Book Review: “Under the Wide and Starry Sky” by Nancy Horan, published by Ballantine Books, 2014 Robert Louis Stevenson, author of “Treasure Island” and “Strange Case of Dr. Jekyll and Mr. Hyde,” is the star of this historical novel. But it was his wife, Fanny Osbourne, and their adventurous life together that kept me reading until the last page.
In 1875, 36-year-old Fanny, an American, travels to Antwerp with her two young sons and daughter and their nanny to get away from her philandering husband. A former student of San Francisco School of Design, she wants to study art. While she and her daughter thrive as art students, her son, Hervey, gets sick and dies.
Trying to recover from her grief, she takes her family to France, where she meets Louis, 26, a Scottish lawyer and budding writer. He’s smitten with her, but the feeling isn’t mutual, at least not initially. However, she enjoys the company of his artist friends and cousin.
It’s the beginning of an unconventional relationship—she’s American, married, and a decade older than him. She eventually divorces her American husband to marry Stevenson. Their life together is shaped by the demands of Louis’s poor health. They live in various cities and countries in search of the most suitable climate for him. He writes a lot despite his poor health, eventually gaining fame and success. The book describes Stevenson’s success this way: “The fame Louis had dreamed of as a young man did not strike him like lightning. Instead, fame arrived as a small swell that pushed itself up slowly into a proper wave until it had overtaken him.”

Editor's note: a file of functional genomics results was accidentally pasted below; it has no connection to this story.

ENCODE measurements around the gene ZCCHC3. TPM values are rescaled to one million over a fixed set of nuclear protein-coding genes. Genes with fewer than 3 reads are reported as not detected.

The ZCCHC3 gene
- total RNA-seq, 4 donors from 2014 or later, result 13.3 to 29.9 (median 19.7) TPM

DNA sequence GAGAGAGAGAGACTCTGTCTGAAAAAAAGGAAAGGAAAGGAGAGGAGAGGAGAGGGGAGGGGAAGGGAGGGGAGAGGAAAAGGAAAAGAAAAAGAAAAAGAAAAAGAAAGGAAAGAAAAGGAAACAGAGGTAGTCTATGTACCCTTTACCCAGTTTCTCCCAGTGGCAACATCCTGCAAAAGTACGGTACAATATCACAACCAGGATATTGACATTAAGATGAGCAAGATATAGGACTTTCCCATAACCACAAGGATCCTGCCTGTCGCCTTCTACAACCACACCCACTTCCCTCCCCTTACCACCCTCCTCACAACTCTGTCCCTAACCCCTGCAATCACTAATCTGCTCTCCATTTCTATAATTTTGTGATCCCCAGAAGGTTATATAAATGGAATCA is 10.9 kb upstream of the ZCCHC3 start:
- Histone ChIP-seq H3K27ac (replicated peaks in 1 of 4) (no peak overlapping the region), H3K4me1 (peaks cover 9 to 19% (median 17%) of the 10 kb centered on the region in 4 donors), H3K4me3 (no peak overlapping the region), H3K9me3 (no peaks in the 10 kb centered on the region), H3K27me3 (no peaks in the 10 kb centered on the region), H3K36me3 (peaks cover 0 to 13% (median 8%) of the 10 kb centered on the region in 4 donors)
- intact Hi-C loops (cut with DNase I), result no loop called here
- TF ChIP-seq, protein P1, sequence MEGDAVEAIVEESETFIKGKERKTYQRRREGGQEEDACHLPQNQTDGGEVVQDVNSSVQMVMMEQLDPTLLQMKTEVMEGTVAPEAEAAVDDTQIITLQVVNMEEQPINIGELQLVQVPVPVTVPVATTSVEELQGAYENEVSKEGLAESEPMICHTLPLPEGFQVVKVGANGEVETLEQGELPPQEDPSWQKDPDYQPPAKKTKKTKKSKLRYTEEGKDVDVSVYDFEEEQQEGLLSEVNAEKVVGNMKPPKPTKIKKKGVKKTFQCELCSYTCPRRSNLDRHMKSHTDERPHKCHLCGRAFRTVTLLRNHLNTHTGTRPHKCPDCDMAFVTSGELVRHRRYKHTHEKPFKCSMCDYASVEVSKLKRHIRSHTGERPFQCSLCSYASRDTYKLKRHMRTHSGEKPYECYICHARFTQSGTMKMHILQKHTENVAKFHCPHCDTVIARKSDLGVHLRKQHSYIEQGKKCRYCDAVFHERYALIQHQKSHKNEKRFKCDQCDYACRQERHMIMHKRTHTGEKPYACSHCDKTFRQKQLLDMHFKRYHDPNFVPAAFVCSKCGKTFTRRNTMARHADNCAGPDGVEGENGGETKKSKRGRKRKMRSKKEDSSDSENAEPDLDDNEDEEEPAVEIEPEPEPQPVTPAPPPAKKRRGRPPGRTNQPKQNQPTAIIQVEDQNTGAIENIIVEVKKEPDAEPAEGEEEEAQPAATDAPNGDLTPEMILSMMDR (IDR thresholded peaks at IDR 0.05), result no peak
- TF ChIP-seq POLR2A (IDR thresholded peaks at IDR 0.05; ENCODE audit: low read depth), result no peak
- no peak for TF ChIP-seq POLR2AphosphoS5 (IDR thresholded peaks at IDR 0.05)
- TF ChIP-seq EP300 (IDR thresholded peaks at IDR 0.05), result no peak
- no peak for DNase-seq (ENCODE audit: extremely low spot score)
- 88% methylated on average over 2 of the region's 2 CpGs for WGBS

I’m struck by Fanny’s fierce independence and her incredible physical stamina in taking care of her ailing husband. Toward the end of the book, the family sails to the Pacific for several months and eventually lives in Samoa, where they build a house from scratch and she expands her gardening skills to full-fledged farming as the owner of 300 acres of land. Years of stressful, itinerant life with a sick husband take its toll on her and she suffers a nervous breakdown in Samoa.
I’m disappointed that someone like Fanny (the real person, not the book character) was unable to pursue her own artistic ambitions. She was a dilettante at best. In the end, she was a product of her times—a woman expected to care for her husband and support him in his career.
I’m a big fan of Horan’s best-selling “Loving Frank.” I’m happy to see that she didn’t suffer from a sophomore slump. This is a compelling historical novel about Louis Stevenson and the intriguing woman behind his success. Even though I’ve never read Stevenson’s books, Horan’s accomplished writing and research made me sympathize with his struggles as a writer and his health issues.
The book’s title came from a poem written by Stevenson, who died at the age of 44 in Samoa. Fanny spent the rest of her life nurturing and promoting Stevenson’s literary legacy.